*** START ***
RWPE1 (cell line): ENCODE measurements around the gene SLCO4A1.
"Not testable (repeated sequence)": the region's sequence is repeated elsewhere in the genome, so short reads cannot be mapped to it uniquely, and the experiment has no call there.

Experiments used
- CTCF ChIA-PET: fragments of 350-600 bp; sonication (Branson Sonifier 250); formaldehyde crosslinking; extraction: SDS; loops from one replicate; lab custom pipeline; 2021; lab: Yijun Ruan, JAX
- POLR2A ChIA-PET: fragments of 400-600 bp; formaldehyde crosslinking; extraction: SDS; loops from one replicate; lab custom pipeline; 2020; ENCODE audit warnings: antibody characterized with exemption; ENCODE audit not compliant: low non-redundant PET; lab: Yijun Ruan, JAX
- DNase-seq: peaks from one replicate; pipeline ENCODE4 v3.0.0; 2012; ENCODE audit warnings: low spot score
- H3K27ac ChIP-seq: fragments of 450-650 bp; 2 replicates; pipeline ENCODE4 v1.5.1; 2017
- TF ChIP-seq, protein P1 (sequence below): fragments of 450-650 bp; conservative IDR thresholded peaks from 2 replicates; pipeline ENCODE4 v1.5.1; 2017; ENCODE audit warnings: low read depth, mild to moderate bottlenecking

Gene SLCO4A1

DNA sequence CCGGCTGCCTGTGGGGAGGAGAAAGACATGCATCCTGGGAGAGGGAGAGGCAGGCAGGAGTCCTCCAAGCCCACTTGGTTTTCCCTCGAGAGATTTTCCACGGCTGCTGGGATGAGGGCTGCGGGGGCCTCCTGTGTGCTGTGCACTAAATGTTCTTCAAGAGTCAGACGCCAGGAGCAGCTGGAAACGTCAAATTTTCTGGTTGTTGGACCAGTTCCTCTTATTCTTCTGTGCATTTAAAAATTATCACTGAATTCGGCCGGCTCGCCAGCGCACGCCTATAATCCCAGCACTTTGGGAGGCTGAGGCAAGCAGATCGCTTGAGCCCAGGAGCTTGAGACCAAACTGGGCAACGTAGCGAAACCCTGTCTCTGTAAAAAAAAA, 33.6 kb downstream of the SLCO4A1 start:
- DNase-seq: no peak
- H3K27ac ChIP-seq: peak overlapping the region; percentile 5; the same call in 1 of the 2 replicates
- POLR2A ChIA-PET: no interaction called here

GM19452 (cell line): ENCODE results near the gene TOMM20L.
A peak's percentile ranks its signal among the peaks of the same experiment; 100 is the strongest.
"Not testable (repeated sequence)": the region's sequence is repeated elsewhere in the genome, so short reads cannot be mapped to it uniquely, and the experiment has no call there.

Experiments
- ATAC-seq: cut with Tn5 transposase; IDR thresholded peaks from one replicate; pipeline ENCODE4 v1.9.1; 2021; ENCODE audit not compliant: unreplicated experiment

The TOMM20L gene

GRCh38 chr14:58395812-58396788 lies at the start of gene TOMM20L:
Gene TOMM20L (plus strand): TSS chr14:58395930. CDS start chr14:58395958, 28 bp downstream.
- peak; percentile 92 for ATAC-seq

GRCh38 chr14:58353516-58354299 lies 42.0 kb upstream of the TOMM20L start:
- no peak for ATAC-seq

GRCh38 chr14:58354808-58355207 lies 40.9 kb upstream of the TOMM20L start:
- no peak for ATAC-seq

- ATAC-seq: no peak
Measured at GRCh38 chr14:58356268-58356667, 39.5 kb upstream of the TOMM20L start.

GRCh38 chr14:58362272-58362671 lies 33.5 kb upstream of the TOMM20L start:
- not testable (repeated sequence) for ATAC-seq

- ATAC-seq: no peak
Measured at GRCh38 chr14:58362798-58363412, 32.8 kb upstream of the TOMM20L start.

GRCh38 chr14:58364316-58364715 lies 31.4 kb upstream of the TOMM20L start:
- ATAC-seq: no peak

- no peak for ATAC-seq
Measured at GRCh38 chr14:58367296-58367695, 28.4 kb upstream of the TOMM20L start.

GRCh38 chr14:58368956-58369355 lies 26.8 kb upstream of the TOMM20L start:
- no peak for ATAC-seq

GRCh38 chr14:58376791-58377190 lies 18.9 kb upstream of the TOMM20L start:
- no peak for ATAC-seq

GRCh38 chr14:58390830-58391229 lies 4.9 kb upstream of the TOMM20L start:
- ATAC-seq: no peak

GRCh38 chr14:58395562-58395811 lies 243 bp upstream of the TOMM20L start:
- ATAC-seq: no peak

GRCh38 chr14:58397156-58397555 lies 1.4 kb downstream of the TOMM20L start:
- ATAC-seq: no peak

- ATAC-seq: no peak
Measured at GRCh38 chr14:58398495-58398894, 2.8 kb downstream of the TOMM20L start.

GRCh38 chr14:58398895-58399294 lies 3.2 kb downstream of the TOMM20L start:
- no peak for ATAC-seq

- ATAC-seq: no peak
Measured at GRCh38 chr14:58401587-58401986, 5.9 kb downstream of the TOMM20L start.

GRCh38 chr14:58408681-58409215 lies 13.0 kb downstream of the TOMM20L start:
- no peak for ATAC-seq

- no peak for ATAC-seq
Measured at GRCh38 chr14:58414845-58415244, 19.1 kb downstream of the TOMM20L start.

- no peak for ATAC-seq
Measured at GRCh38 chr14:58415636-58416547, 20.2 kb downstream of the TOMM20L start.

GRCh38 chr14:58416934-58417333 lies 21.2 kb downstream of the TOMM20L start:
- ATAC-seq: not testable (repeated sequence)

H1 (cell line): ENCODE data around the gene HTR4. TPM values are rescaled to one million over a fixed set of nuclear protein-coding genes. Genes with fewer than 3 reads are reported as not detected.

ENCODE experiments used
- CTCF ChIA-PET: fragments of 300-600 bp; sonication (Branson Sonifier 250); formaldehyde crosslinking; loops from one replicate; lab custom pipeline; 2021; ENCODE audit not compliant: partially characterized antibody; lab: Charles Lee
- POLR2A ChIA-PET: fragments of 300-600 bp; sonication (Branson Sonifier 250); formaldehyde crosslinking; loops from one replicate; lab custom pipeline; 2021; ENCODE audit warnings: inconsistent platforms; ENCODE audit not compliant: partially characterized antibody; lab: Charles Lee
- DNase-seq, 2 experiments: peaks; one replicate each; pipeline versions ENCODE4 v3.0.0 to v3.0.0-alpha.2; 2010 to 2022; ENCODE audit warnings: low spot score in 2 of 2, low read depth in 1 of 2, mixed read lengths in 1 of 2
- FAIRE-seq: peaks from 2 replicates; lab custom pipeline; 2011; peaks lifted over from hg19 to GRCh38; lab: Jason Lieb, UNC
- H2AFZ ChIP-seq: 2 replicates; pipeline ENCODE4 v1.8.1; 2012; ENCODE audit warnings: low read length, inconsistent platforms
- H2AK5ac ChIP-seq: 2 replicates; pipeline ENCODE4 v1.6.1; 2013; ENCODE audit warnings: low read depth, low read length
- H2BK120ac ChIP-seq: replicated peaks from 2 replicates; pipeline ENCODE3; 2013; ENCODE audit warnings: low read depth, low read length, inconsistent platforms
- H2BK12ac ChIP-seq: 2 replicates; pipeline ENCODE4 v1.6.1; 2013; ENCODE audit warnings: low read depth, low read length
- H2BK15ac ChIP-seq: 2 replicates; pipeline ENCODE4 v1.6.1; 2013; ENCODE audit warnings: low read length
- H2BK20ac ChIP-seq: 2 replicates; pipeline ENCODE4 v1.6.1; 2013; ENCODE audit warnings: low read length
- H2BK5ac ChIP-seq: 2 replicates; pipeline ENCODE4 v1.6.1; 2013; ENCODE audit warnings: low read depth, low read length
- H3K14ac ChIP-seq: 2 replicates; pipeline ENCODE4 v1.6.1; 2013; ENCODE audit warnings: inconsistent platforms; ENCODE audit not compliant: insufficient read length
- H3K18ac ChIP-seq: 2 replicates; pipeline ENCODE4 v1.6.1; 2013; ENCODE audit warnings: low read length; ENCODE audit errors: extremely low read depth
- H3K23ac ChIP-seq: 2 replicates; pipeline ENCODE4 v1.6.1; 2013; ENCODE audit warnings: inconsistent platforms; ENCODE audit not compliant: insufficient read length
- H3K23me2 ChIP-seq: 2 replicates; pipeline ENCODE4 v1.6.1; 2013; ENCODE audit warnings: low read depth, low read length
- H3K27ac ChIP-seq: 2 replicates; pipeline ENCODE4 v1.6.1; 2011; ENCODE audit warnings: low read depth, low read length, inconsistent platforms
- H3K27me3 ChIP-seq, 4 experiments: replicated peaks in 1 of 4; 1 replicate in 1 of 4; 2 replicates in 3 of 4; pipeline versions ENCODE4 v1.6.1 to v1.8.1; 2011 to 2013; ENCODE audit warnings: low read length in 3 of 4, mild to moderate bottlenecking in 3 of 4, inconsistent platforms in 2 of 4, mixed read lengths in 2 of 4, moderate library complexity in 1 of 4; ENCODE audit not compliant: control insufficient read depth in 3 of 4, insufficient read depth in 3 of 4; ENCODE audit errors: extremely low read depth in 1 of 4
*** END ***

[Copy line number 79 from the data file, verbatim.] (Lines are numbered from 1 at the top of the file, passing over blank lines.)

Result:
- H3K27me3 ChIP-seq, 4 experiments: replicated peaks in 1 of 4; 1 replicate in 1 of 4; 2 replicates in 3 of 4; pipeline versions ENCODE4 v1.6.1 to v1.8.1; 2011 to 2013; ENCODE audit warnings: low read length in 3 of 4, mild to moderate bottlenecking in 3 of 4, inconsistent platforms in 2 of 4, mixed read lengths in 2 of 4, moderate library complexity in 1 of 4; ENCODE audit not compliant: control insufficient read depth in 3 of 4, insufficient read depth in 3 of 4; ENCODE audit errors: extremely low read depth in 1 of 4